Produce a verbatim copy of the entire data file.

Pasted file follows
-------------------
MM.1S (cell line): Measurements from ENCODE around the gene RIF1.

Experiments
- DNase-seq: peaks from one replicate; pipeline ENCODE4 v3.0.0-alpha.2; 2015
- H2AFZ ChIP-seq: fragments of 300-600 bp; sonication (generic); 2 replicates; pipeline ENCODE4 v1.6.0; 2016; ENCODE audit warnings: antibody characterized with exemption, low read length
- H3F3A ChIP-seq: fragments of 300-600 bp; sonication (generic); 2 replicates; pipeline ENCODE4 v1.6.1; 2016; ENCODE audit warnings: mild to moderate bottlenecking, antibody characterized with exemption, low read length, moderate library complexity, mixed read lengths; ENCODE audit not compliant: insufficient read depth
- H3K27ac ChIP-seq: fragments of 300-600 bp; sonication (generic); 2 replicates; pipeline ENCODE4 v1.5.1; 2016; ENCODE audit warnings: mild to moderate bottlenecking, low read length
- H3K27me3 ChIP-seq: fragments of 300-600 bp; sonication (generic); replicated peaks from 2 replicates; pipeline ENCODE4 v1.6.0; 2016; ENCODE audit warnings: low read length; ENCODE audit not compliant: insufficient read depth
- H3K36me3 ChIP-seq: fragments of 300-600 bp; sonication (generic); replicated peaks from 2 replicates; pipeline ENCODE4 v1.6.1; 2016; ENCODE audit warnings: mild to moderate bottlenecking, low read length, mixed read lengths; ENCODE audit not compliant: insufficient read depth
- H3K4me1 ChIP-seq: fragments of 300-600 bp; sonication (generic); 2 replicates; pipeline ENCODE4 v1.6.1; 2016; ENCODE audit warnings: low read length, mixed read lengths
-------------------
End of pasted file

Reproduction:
MM.1S (cell line): Measurements from ENCODE around the gene RIF1.

Experiments
- DNase-seq: peaks from one replicate; pipeline ENCODE4 v3.0.0-alpha.2; 2015
- H2AFZ ChIP-seq: fragments of 300-600 bp; sonication (generic); 2 replicates; pipeline ENCODE4 v1.6.0; 2016; ENCODE audit warnings: antibody characterized with exemption, low read length
- H3F3A ChIP-seq: fragments of 300-600 bp; sonication (generic); 2 replicates; pipeline ENCODE4 v1.6.1; 2016; ENCODE audit warnings: mild to moderate bottlenecking, antibody characterized with exemption, low read length, moderate library complexity, mixed read lengths; ENCODE audit not compliant: insufficient read depth
- H3K27ac ChIP-seq: fragments of 300-600 bp; sonication (generic); 2 replicates; pipeline ENCODE4 v1.5.1; 2016; ENCODE audit warnings: mild to moderate bottlenecking, low read length
- H3K27me3 ChIP-seq: fragments of 300-600 bp; sonication (generic); replicated peaks from 2 replicates; pipeline ENCODE4 v1.6.0; 2016; ENCODE audit warnings: low read length; ENCODE audit not compliant: insufficient read depth
- H3K36me3 ChIP-seq: fragments of 300-600 bp; sonication (generic); replicated peaks from 2 replicates; pipeline ENCODE4 v1.6.1; 2016; ENCODE audit warnings: mild to moderate bottlenecking, low read length, mixed read lengths; ENCODE audit not compliant: insufficient read depth
- H3K4me1 ChIP-seq: fragments of 300-600 bp; sonication (generic); 2 replicates; pipeline ENCODE4 v1.6.1; 2016; ENCODE audit warnings: low read length, mixed read lengths